There are of course some costs and complications. For classes, we look up vtable entries and resilient ivar offsets through the isa pointer, and masking the isa costs an extra instruction per object, though that can at least be shared for multiple method calls on the same object since we assume objects don't change class (at least not in ways that would change Swift method implementation or ivar layout). We do already pay this cost on Apple platforms for NSObject subclasses. More interestingly, Objective-C already uses non-pointer isa on ARM64, but not on x86-64.

Objective-C now uses non-pointer isa on x86_64 (as of OS X 10.11 iirc).

I'm not sure how flexible the ObjC implementation is here—Could Swift use non-pointer isas on platforms where ObjC doesn't? Could it ascribe different meanings to the bits from ObjC's?

For backwards deployment, no. libobjc currently assumes that every isa field is either a raw class pointer or libobjc's packed representation.

With libobjc's cooperation, maybe. You would almost certainly need everybody to use the same mask value. If the other bits mean different things in Swift vs ObjC then you would also need to use a bit to distinguish the representations.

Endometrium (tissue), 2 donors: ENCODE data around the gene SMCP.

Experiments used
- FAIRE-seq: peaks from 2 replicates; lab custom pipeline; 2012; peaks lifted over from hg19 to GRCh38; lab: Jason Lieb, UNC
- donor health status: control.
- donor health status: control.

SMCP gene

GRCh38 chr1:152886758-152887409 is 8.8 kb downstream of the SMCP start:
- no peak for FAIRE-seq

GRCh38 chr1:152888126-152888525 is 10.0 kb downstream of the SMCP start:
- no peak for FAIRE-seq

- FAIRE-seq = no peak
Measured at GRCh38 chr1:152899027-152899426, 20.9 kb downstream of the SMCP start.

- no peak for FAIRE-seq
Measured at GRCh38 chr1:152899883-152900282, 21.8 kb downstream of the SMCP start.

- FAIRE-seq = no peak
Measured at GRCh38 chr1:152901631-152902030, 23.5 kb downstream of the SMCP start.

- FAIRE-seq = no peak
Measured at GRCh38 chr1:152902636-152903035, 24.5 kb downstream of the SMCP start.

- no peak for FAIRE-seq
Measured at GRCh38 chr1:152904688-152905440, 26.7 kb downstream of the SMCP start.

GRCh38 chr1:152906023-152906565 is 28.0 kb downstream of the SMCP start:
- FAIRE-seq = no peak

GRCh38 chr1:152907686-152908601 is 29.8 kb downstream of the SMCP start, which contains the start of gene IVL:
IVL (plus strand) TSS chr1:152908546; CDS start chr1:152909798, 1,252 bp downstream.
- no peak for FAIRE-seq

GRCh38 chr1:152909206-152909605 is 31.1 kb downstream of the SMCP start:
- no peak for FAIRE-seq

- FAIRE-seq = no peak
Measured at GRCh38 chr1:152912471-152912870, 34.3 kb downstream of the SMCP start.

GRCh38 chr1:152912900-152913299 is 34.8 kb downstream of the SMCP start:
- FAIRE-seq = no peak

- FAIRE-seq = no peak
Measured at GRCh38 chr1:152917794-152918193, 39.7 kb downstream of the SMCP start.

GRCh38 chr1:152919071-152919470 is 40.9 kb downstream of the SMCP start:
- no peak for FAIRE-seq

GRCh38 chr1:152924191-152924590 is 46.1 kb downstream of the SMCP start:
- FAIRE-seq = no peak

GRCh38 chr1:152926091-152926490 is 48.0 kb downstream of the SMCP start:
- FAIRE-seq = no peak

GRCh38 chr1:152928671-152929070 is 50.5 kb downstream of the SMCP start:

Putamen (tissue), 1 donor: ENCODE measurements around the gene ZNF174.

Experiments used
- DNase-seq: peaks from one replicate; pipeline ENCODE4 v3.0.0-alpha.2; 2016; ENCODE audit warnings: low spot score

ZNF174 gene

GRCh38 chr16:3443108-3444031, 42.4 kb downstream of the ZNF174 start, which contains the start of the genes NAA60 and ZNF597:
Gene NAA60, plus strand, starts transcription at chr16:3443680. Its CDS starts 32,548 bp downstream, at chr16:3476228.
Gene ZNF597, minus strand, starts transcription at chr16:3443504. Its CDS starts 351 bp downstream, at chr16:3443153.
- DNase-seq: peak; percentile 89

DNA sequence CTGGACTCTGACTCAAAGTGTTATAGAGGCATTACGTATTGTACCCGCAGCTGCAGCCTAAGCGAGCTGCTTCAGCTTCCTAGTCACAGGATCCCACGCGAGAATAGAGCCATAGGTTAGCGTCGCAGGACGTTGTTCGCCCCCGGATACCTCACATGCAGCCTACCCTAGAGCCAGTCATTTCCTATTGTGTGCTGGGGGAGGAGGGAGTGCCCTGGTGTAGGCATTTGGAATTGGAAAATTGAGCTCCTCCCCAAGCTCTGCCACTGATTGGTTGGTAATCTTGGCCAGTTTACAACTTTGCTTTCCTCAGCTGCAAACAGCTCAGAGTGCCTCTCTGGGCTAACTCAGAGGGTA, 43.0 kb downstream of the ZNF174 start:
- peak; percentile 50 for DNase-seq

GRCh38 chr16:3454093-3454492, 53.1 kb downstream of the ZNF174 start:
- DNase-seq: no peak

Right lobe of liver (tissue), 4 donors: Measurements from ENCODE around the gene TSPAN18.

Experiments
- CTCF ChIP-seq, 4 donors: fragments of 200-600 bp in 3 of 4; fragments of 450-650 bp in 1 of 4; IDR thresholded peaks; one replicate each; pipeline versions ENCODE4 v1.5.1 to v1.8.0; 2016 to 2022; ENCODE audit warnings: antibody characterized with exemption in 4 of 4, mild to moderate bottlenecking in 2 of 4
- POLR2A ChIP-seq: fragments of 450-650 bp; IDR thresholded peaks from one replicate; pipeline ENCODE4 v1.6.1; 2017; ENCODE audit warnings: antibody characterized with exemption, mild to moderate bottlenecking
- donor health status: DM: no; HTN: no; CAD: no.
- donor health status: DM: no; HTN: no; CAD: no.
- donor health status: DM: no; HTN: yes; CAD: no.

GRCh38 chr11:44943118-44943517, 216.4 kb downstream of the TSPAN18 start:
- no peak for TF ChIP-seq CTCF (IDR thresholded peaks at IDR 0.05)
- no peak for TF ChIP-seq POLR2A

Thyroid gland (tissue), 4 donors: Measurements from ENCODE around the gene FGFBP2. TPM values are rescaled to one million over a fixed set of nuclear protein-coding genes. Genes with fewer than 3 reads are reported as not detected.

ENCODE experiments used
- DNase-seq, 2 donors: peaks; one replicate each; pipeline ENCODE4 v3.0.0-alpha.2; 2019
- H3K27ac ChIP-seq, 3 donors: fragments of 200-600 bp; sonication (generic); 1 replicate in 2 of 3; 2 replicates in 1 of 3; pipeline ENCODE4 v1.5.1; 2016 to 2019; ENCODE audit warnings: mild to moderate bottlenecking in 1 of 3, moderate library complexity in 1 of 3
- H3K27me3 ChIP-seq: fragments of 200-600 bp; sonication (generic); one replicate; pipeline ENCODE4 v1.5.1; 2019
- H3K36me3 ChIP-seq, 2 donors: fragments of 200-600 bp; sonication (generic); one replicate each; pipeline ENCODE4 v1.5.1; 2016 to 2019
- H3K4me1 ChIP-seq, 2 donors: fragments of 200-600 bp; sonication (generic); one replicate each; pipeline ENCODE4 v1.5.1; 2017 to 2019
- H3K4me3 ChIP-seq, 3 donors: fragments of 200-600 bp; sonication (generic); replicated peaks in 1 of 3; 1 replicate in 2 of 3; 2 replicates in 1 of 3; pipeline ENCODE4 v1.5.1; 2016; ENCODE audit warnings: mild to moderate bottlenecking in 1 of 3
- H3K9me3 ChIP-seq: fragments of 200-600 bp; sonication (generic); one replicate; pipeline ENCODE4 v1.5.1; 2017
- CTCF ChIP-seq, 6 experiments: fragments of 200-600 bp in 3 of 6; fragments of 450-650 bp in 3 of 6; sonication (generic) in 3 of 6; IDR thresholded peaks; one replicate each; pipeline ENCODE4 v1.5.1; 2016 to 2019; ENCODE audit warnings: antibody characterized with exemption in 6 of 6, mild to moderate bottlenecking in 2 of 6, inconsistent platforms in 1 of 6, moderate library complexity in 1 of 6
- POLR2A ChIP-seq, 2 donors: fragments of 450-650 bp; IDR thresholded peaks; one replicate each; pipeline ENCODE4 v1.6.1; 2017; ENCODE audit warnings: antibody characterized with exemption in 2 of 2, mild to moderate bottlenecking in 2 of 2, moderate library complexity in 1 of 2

How does the object header size interact with resilience? If we squeeze into an 8-byte header and then regret it later, will we have any recourse?

If we want to ever be able to do static fixed offsets, that means assuming a header size. We currently use static fixed offsets on native Swift objects all the time.

John.

···

On Jan 15, 2016, at 4:21 PM, Greg Parker via swift-dev <swift-dev@swift.org> wrote:

On Jan 15, 2016, at 10:58 AM, Joe Groff <jgroff@apple.com <mailto:jgroff@apple.com>> wrote:

--
Greg Parker gparker@apple.com <mailto:gparker@apple.com> Runtime Wrangler

_______________________________________________
swift-dev mailing list
swift-dev@swift.org
https://lists.swift.org/mailman/listinfo/swift-dev


(Joe Groff) #6

Swift heap object headers are fairly large—16 bytes on 64-bit, and 12 bytes on 32-bit. Into this space we pack:

- the 'isa' pointer for the object, pointing to its heap metadata/class object,
- the strong and unowned reference counts,
- 'pinned' and 'deallocating' flags.

We've also discussed taking a flag bit for 'not refcounted' objects, such as statically-allocated globals and/or stack promotions that need to be ABI compatible with heap objects, and potentially one for thread-local objects, to avoid barriers when refcounting objects we dynamically know are not referenced from multiple threads. We should consider whether we can reduce the header size. Two ideas come to mind: